Aoife O’Donovan

One of America’s greatest vocalists and songwriters, Aoife O’Donovan’s new record charts territories of the apathy and malaise that have plagued her generation with life-affirming meditations and defiant hope.

She talks to Tanis Smither about relocating to Florida, spending too much time on Twitter, Joni Mitchell, and more. 

In Joan Didion’s magnum opus on grief, The Year Of Magical Thinking, the late writer says: “life changes in the instant. The ordinary instant.” For Aoife O’Donovan, one of those life-changing moments happened as she watched the events of 9/11 unfold, on a seemingly ordinary day. The title track on the Irish-American singer-songwriter’s new album, Age Of Apathy, frames itself around the fallout from those events. “Hold me like you held me on the day the towers fell, when I stumbled over to the Christian Science center pool“, she sings.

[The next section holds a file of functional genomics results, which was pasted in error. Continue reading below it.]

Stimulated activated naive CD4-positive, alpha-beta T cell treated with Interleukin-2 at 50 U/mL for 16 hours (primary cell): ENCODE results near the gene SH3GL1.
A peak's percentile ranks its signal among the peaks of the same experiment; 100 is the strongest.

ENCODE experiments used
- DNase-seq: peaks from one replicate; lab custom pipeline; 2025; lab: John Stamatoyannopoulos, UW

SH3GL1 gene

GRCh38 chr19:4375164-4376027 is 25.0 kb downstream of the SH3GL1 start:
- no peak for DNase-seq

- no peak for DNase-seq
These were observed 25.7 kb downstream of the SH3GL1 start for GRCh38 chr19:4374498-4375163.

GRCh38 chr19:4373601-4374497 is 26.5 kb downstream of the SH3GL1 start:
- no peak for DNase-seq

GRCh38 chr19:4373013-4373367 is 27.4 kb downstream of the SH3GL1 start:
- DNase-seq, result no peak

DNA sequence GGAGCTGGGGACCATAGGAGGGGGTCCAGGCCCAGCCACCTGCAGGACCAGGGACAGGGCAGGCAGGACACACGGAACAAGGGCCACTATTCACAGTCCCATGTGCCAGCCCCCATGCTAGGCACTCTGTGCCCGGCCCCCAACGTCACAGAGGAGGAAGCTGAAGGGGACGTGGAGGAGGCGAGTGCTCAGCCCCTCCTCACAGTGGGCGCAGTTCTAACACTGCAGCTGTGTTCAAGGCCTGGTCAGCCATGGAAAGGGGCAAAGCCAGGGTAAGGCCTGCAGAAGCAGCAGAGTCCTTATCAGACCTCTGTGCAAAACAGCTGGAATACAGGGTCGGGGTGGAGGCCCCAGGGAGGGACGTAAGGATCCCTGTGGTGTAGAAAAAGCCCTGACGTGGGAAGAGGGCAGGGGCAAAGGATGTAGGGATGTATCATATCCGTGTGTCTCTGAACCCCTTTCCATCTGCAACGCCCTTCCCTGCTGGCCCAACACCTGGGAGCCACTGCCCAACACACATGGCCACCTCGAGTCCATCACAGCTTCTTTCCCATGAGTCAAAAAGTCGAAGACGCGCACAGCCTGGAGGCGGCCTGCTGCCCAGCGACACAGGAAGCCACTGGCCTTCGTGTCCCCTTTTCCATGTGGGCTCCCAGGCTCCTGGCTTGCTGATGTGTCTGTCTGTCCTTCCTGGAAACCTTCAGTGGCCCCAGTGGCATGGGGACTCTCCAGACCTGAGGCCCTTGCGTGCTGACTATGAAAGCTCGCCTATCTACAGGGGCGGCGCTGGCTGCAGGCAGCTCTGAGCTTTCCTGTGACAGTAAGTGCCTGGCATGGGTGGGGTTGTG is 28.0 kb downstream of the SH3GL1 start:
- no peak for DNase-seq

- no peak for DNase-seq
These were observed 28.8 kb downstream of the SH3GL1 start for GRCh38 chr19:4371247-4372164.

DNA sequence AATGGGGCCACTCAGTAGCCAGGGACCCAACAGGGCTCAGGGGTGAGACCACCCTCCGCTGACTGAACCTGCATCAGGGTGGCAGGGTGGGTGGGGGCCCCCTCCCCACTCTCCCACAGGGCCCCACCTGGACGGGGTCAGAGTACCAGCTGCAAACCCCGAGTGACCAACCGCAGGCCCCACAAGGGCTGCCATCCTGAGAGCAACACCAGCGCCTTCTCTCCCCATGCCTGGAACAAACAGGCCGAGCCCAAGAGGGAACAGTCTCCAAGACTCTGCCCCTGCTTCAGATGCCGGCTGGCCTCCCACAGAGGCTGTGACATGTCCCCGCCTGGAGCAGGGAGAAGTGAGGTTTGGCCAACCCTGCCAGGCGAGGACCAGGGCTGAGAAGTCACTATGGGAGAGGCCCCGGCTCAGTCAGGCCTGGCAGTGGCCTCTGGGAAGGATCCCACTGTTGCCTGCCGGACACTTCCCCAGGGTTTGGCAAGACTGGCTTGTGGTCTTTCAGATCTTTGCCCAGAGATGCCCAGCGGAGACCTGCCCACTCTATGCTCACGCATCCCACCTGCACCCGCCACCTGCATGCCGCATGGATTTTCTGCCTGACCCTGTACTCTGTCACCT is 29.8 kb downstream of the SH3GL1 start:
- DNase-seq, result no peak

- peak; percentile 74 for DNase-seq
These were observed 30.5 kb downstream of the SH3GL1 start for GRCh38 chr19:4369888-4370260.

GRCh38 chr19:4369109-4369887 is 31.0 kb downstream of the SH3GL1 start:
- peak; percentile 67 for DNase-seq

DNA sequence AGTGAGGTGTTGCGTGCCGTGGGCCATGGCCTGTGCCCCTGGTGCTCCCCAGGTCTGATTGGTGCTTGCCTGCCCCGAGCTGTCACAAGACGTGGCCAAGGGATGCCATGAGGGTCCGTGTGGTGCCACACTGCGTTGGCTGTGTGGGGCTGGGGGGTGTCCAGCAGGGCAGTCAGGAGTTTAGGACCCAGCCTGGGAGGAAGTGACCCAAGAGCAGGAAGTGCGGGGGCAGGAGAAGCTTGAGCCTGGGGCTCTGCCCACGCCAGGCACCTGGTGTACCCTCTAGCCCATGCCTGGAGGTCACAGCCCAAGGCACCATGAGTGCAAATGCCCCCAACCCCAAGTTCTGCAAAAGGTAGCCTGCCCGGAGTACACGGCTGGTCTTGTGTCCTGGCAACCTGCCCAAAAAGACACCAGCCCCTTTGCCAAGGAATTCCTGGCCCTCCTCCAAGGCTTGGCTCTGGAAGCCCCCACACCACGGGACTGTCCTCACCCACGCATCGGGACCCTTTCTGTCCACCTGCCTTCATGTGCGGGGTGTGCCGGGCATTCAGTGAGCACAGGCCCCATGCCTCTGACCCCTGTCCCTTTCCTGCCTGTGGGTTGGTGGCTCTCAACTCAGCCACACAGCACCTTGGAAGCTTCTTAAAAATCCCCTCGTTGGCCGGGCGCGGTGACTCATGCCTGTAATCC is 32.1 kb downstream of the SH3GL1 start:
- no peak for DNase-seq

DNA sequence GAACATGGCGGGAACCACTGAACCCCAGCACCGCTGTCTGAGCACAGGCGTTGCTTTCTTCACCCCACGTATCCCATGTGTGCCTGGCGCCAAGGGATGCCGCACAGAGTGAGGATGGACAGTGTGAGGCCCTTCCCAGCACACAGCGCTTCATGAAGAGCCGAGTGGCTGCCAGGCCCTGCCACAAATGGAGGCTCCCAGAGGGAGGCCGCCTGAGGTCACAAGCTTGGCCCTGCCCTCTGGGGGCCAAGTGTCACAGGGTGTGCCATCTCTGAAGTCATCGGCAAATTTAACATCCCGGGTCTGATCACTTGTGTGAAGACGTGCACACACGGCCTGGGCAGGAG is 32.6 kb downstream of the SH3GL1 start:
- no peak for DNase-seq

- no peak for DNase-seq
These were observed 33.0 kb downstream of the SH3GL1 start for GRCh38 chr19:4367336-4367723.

I was living in Boston at the time, and it didn’t directly affect me, but it did plunge my generation into this malaise that has been a really distant cloud over us as we’ve navigated adulthood and into this next phase,” O’Donovan tells me. “And now, here we are. And it’s kind of like, ‘what the fuck is going on?’” 



‘Here’ is early 2022: in the midst of the pandemic, with a heavy reliance on technology and remote socialisation (we’re chatting over Zoom, naturally), and a consistent bad-to-worse news cycle. “I was just thinking about this last night. I spend two hours on Twitter and then I go: ‘people on Twitter really need to get a life!’,” she says, rolling her eyes underneath her baseball cap. “And I got off Instagram in October, but I feel like I now read every New York Times article. I don’t know what’s worse. But we’re all having this same thought, which is that we have to take a step back. We have to take a news break, we should only scroll for a certain amount of time. I think the pandemic exacerbated that so much, it accelerated this collision course that we’re on. Eventually, there will be some sort of breaking point. We can’t continue on this roller coaster. But it is also bigger than that. It started before social media, before the excess of information.”